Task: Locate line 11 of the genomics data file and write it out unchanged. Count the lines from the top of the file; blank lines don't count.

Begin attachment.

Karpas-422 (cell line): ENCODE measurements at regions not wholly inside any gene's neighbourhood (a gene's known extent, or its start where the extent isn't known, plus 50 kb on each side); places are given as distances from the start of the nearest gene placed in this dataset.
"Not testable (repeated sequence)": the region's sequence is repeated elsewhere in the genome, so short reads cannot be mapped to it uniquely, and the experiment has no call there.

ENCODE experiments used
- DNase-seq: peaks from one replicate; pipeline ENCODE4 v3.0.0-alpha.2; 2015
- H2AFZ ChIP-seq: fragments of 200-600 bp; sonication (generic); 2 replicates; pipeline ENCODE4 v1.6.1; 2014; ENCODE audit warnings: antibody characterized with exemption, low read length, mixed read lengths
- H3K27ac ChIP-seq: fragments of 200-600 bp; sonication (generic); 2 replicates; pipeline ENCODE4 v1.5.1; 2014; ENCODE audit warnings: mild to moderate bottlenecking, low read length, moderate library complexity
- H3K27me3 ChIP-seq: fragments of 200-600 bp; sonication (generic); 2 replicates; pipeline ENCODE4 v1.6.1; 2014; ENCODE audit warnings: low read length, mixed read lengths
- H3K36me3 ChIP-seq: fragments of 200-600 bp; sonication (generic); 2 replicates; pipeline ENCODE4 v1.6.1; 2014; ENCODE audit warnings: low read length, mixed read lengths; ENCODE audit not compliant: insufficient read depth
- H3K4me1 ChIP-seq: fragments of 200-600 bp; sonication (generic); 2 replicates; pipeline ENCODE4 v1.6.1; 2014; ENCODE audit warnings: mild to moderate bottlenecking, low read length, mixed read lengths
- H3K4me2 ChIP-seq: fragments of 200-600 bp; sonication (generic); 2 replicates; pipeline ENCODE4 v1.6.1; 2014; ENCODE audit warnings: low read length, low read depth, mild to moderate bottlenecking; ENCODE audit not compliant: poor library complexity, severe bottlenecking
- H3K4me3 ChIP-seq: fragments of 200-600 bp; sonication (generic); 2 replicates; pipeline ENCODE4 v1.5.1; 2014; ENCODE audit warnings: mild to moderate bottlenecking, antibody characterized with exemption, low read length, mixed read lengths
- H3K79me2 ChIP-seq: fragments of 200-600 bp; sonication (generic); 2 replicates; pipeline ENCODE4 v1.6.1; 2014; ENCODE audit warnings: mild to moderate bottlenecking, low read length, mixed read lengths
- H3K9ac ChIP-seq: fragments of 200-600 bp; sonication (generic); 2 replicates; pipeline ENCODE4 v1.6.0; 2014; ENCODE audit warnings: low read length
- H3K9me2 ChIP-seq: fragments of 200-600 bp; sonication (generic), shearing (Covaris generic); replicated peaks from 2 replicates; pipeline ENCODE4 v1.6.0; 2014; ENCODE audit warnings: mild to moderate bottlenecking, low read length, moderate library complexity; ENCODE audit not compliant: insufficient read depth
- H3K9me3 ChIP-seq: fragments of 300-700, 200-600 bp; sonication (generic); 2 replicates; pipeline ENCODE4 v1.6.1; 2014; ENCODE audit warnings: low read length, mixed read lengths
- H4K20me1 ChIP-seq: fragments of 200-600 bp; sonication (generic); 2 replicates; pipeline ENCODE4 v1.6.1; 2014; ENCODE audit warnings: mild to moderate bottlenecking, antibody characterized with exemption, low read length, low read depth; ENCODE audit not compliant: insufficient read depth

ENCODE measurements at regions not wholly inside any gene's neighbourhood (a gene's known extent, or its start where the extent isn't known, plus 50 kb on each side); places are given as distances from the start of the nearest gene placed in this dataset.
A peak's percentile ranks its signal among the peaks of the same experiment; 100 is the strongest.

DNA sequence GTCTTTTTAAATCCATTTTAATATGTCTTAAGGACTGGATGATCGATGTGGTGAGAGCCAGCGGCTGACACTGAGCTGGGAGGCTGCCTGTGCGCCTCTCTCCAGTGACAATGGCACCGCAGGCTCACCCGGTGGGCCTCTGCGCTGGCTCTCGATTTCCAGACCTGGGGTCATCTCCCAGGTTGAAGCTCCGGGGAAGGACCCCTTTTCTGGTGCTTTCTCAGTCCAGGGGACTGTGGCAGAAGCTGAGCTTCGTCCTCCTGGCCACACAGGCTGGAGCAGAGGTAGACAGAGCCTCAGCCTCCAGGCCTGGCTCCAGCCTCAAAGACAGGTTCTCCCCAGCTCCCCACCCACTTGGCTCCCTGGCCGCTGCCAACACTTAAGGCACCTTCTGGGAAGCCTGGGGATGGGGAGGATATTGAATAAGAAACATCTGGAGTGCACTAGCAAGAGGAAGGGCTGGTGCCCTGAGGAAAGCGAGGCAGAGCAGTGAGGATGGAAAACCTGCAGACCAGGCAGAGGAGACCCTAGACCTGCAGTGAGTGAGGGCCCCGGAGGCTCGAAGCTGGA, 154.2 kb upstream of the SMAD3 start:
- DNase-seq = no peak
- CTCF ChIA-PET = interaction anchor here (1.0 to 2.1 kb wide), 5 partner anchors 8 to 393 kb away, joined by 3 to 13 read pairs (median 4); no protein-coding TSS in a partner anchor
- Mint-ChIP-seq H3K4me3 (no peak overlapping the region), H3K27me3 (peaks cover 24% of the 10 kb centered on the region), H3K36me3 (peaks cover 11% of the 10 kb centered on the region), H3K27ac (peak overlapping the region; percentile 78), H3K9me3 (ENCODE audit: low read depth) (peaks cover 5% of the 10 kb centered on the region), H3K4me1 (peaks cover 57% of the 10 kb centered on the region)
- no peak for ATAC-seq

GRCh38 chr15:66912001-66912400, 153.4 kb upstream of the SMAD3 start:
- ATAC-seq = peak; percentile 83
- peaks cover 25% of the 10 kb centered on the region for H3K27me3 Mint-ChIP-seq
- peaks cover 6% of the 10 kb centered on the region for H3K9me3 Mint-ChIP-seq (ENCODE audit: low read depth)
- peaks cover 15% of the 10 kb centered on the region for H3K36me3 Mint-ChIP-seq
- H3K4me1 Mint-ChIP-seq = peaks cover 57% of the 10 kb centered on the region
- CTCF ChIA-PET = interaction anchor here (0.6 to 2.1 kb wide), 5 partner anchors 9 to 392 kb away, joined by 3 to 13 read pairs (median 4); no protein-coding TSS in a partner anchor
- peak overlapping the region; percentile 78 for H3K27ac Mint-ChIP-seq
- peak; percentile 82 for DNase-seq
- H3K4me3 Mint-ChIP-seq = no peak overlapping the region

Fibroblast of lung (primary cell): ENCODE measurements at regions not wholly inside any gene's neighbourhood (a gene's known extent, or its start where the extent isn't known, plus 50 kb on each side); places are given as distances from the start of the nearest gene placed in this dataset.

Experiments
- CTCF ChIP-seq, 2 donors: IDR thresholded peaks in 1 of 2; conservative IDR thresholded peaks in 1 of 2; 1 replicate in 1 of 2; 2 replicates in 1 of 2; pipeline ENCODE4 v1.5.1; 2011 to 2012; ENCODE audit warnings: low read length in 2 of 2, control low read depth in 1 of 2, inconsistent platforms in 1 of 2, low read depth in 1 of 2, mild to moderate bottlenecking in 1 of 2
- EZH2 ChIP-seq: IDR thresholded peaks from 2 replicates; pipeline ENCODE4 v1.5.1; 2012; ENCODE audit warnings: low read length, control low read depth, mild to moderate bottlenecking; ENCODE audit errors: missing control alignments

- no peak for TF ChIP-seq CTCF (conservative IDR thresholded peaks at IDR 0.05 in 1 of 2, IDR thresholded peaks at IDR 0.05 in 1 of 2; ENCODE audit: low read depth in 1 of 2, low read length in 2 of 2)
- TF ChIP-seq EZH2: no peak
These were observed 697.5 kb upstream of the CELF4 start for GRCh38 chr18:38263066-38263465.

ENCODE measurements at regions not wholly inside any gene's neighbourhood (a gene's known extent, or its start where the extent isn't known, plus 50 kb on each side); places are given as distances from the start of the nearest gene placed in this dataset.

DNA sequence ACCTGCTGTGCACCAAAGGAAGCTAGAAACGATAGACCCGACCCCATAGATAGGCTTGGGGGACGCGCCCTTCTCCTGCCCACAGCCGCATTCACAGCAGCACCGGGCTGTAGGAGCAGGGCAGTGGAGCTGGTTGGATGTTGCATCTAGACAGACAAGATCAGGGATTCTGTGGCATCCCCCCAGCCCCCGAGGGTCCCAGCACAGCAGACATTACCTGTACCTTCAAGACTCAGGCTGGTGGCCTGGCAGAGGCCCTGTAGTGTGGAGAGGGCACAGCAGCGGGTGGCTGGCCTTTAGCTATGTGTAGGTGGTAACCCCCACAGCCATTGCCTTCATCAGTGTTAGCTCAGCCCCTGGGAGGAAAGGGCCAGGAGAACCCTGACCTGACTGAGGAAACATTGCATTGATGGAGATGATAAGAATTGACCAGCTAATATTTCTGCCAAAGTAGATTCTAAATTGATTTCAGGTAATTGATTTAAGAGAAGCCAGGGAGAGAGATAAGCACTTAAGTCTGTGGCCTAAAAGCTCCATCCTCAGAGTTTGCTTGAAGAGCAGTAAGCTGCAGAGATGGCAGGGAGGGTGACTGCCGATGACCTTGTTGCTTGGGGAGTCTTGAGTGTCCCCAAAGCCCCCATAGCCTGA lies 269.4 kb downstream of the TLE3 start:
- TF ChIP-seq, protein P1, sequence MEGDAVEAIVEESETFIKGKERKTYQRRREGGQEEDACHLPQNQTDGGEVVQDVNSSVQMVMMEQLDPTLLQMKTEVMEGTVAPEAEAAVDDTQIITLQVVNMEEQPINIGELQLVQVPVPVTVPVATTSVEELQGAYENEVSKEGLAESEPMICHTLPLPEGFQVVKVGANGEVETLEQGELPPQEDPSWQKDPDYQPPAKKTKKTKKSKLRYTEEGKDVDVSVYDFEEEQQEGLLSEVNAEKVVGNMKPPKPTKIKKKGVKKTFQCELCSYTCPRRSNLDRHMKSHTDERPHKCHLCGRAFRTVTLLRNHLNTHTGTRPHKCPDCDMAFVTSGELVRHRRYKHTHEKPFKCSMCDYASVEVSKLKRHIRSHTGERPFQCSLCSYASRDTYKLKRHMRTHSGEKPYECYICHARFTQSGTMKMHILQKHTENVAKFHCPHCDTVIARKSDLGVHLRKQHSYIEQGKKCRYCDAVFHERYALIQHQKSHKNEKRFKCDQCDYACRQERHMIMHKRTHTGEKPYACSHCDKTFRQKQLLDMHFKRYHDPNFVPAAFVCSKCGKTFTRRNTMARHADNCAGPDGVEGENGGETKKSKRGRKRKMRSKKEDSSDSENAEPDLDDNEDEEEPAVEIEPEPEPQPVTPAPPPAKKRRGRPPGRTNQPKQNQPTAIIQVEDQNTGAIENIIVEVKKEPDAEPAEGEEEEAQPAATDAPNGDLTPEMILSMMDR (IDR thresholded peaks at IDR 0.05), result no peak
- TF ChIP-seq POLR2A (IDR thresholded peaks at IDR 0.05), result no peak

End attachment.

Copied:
- H3K4me3 ChIP-seq: fragments of 200-600 bp; sonication (generic); 2 replicates; pipeline ENCODE4 v1.5.1; 2014; ENCODE audit warnings: mild to moderate bottlenecking, antibody characterized with exemption, low read length, mixed read lengths